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Festivals held in Tak Province, Loi Krathong Sai Lai Prathip Phan Duang Tradition Loi Krathong Sai, cont:

Krathong floats like lotus blossoms are most popular and are made from materials easily found in each locality. Loi Krathong customs and traditions reflect local beliefs and cultural evolution and interesting regional variations can be seen.In Tak province, the banana-leaf floats are replaced by coconut shells which are threaded together and launched simultaneously so they appear as long chains of hundreds of glittering lights on the Ping River, hence the origin of its name, Loi Krathong Sai.


There are various accounts about the origins of Loi Krathong. However given the river-based culture that forms the foundation of the traditional Thai way of life, it is widely believed that these are offerings made to Mae Khongkha - Mother of Waters in an act of appeasement. Many also believe that by setting adrift the Krathong, one symbolically casts away one's grief, misery and ill-fortunes.


Taksin Maharachanuson Fair and Red Cross Fair King Taksin the Great who returned independence to the Thai nation had his background closely tied with Tak. The people of Tak, therefore, organise a traditional fair Taksin Maharachanuson to honour him and publicise his heroic deeds.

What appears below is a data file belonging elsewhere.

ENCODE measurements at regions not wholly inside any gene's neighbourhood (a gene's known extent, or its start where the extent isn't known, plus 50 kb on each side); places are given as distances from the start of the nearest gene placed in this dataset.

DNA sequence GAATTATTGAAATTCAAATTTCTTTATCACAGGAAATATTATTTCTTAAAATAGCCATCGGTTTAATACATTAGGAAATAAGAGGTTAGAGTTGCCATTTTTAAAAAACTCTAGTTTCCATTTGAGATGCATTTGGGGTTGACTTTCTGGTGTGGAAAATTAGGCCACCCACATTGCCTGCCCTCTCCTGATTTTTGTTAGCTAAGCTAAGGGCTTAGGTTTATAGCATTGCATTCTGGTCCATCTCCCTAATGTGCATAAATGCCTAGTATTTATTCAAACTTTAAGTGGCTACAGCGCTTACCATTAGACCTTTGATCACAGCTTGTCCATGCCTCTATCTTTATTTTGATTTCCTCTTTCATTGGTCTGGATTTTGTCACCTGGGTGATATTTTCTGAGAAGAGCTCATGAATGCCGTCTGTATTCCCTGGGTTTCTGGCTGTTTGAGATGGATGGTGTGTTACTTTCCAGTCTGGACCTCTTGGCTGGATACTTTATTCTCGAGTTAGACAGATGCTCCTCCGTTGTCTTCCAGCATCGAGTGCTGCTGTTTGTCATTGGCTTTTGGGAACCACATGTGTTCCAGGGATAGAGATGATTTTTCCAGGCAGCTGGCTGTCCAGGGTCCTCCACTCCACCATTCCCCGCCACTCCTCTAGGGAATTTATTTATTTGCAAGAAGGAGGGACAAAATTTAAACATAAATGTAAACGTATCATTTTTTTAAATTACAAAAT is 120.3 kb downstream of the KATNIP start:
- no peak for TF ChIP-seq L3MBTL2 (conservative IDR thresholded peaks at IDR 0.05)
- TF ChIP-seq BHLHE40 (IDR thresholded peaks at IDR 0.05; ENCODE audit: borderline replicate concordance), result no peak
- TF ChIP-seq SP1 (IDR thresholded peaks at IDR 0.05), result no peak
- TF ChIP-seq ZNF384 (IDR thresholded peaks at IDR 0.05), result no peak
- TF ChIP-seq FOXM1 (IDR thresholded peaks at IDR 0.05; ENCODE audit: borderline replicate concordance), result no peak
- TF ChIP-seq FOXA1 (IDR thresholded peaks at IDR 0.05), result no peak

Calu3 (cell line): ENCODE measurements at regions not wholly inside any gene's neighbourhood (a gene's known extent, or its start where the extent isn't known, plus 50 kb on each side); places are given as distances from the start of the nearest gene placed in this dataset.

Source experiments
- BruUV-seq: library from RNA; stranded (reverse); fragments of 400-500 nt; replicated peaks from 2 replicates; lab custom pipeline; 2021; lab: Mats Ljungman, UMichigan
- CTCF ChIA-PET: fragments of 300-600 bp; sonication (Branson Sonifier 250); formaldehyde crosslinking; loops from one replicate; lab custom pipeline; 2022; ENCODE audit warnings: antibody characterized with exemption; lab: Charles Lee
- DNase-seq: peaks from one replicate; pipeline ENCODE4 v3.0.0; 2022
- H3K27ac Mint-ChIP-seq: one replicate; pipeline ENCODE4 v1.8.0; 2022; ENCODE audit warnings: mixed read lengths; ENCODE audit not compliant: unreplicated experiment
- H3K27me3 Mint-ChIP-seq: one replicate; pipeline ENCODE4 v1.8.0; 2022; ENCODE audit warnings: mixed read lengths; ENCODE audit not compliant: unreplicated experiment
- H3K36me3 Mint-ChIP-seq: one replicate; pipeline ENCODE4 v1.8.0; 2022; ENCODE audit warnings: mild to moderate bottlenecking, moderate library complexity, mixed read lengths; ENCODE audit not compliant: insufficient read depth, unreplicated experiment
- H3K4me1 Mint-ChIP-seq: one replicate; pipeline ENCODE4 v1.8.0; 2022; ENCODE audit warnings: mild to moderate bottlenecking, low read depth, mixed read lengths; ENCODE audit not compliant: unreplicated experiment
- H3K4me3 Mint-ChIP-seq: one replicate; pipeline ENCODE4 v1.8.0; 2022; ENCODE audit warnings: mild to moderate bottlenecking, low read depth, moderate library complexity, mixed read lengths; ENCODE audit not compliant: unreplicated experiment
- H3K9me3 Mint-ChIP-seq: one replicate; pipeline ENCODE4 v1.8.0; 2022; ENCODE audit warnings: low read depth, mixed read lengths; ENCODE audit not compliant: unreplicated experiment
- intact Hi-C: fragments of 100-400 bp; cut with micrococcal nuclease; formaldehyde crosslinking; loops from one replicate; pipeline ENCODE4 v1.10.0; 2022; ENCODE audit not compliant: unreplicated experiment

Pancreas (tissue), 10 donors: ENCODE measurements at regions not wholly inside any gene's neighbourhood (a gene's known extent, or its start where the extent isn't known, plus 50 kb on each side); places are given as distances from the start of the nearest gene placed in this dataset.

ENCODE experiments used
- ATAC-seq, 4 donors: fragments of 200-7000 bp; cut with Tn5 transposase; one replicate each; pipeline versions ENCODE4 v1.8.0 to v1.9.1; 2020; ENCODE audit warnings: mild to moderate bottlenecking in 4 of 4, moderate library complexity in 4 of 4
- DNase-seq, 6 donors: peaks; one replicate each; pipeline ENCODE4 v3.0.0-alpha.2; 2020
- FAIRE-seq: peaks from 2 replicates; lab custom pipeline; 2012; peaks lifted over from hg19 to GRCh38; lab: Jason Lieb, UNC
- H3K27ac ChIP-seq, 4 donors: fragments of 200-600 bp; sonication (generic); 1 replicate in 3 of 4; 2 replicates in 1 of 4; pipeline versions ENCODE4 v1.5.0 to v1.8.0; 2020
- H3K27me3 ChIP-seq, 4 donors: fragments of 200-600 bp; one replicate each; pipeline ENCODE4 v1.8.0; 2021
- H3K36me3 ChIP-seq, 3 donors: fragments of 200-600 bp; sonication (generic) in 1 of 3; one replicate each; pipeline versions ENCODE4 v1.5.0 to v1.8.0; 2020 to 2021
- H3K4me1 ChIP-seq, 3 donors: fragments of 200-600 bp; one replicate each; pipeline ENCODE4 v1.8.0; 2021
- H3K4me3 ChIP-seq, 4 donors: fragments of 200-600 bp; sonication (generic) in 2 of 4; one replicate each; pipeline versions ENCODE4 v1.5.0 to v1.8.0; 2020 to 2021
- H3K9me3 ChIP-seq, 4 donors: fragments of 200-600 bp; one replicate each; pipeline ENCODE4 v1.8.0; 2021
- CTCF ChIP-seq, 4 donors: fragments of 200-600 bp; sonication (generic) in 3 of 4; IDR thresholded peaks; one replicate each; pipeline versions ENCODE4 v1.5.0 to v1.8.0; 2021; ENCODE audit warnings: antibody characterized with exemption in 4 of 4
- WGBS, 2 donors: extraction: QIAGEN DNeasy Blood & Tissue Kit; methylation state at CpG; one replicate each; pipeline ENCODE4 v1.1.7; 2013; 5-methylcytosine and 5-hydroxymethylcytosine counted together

There is a light and sound presentation held as offerings to propitiate his soul, exhibitions, entertainment performances and booths of agricultural goods and OTOP products. The fair and the Red Cross Fair are an annual event held together during 28 December to 3 January at the King Taksin the Great Shrine.


Khuen That Duean Kao Tradition This merit making event is held to worship the Lord Buddha’s relics on the fourteenth waxing moon day and the full moon day of the ninth lunar month of Thailand’s North, which coincides with the seventh lunar month of Thailand in general, or around late May or in June.


There are processions of long drums, offerings, money donation trees, Pha Pa robe trees and victory flags, and a robe to cover Phrathat ( the pagoda where the Lord Buddha’s relics are enshrined ), starting from Nong Lem, Saphan Bun, to Wat Phra Borommathat. A ceremony is held to offer the pagoda robe.


On this occasion, a ritual is done to propitiate the Chedi (pagoda) built to the north of the temple by King Ramkhamhaeng to mark his successful elephant-back fight against Khun Sam Chon, the ruler of the city of Chot. Also, the traditional merit-making by giving offerings to Buddhist monks is held at the temple.

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